Power supply GND

I have bought a power supply with output 12V, 6A. It has 5 positions for cables: L, N, GND, -V, +V. My question is: the GND is common to both the AC input and DC output? So I connect the cable from the AC input and the cable for the DC output?

the GND is common to both the AC input and DC output?

That is going to depend on the design of the power supply. Can you please supply a link to what you have got ?

Yes, LRS-75-12, here: LRS-75-MEAN WELL Switching Power Supply Manufacturer

alex5678:
I have bought a power supply with output 12V, 6A. It has 5 positions for cables: L, N, GND, -V, +V. My question is: the GND is common to both the AC input and DC output? So I connect the cable from the AC input and the cable for the DC output?

Your Ohmmeter will quickly tell you what is connected to what.

If you live in North or South America, the "L" is connected to Line, or the black wire in your cord. The "N" is connected to the neutral or white wire, and the "GND" is connected to the green or ground wire in your cord.

In usual power supplies, the -V is internally connected to the power supply ground and the "GND" position. You can check this with your meter.

Some power supplies do not connect the -V to the power supply chassis. This is called an isolated power supply. It's up to you to decide if you need to connect the isolated -V to ground. All depends on what type of project you have in mind.

Paul

In the respect of using an Arduino You connect the V- to Arduino GND.

Paul_KD7HB:
Your Ohmmeter will quickly tell you what is connected to what.

If you live in North or South America, the “L” is connected to Line, or the black wire in your cord. The “N” is connected to the neutral or white wire, and the “GND” is connected to the green or ground wire in your cord.

In usual power supplies, the -V is internally connected to the power supply ground and the “GND” position. You can check this with your meter.

Some power supplies do not connect the -V to the power supply chassis. This is called an isolated power supply. It’s up to you to decide if you need to connect the isolated -V to ground. All depends on what type of project you have in mind.

Paul

I live in Europe, the AC (220 Volts/50Hz) has three cables: 1 brown, 1 light blue and 1 bicolor green/yellow

The green/yellow is the safety cable for the mains part of the supply. Never connect that to low voltage circuitry.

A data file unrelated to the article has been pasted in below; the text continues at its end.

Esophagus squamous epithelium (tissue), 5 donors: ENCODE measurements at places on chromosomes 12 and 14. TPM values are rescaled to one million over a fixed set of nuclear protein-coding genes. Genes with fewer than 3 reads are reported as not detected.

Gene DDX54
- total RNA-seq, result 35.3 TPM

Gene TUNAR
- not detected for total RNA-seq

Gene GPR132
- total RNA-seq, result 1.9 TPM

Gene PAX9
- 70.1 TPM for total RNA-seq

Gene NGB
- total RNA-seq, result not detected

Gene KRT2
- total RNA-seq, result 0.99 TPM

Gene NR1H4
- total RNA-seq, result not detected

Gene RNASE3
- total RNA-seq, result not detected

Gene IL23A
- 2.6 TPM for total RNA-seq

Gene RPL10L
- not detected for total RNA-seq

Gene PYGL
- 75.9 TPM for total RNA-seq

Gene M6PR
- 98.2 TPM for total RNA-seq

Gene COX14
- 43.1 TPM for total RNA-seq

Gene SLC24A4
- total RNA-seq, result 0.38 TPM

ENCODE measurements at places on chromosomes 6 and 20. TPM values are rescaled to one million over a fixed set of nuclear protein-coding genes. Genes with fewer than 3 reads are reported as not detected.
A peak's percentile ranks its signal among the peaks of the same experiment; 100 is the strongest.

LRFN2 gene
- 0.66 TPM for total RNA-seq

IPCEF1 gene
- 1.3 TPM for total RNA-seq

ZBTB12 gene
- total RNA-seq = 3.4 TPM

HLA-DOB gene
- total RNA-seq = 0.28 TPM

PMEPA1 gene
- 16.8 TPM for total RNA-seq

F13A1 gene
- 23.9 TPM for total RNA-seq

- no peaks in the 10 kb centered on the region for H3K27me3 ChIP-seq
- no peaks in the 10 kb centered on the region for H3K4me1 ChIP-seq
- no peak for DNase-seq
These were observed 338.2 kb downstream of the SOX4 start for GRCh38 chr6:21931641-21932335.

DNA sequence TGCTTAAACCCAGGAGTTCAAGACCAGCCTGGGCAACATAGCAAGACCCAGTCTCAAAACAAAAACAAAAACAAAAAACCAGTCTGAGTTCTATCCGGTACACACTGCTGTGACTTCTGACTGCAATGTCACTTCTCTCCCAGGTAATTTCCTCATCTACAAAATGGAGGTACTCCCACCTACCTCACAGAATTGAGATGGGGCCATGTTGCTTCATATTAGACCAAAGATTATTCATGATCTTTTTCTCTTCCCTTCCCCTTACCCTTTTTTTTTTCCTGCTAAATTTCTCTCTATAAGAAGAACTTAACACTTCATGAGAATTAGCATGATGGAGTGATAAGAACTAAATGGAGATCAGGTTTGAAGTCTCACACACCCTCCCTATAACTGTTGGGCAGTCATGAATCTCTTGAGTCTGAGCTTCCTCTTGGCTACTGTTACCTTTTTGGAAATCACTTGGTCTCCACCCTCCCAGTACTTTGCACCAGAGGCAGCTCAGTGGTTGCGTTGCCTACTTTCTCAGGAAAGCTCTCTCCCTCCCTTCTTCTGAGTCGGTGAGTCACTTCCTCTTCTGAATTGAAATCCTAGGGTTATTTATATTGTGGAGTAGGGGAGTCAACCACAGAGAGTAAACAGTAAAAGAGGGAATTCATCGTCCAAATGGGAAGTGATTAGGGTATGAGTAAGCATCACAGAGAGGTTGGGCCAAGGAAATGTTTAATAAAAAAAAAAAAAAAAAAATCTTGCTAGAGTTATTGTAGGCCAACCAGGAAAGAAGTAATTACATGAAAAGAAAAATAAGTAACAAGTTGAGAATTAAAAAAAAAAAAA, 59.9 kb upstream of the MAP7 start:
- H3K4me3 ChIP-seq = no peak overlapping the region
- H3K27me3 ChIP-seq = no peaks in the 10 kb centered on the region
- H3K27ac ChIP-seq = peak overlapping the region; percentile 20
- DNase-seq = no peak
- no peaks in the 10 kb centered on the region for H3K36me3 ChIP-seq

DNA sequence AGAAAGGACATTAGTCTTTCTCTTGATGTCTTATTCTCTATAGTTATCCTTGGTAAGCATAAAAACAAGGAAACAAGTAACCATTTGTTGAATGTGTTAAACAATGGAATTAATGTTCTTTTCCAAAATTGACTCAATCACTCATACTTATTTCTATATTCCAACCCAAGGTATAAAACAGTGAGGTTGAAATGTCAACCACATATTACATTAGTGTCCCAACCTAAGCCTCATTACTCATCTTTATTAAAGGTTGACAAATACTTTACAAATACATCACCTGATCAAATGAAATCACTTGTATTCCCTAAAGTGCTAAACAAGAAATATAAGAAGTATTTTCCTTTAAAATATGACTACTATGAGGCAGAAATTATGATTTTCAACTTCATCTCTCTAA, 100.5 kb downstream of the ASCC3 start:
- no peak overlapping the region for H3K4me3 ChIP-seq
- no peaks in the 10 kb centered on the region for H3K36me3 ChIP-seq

The other 2 mains cable are "don't care as Your outlet most likely don't tell what is neutral and what is line. It's not needed.

Paul_KD7HB:
In usual power supplies, the -V is internally connected to the power supply ground and the “GND” position.

This is only generally true for PC power supplies, including laptops. It is a major nuisance when working with audio as you get “hum loops” in the ground connections, so power supplies with a two-pin power plug are preferred as they must necessarily (except for un-certified “no-brand” ones from China) have proper double-insulation. Many interfaces - such as “RCA” connectors and traditional “phone” jacks - have their “ground” connected to the equipment case by default.

Paul_KD7HB:
Some power supplies do not connect the -V to the power supply chassis.

The general-purpose supplies such as the OP mentions will not have the negative connected to mains ground. This would severely limit their applications.

My question is: the GND is common to both the AC input and DC output?

  • On this supply, is earth ground, same as "G" on the high voltage AC side (Line/Neutral/Ground).
  • Use V- as your Arduino GND.
  • Do not jumper V- to as this will short out isolation from the AC input.

As I know from my laptop's power supply, they become hot. However this industrial power supply has many holes due to Faraday cage. Can I put a PCB/proto board above the power supply? Os is it risky?

As long as you give adequate clearance for ventilation - 2 cm would be a reasonable minimum spacing, given that there is no other enclosure within 10 cm or so.

Because there is no space in the project box, can I attach the pcb/proto board on the power supply's cage IF I use a small fan to cool it from the side of the cage?

Just adding a fan is not safe. Mounted, directed, the wrong way it can even make things worse.
If the project box is too small it only tells that preparations are not the best. Use a bigger box.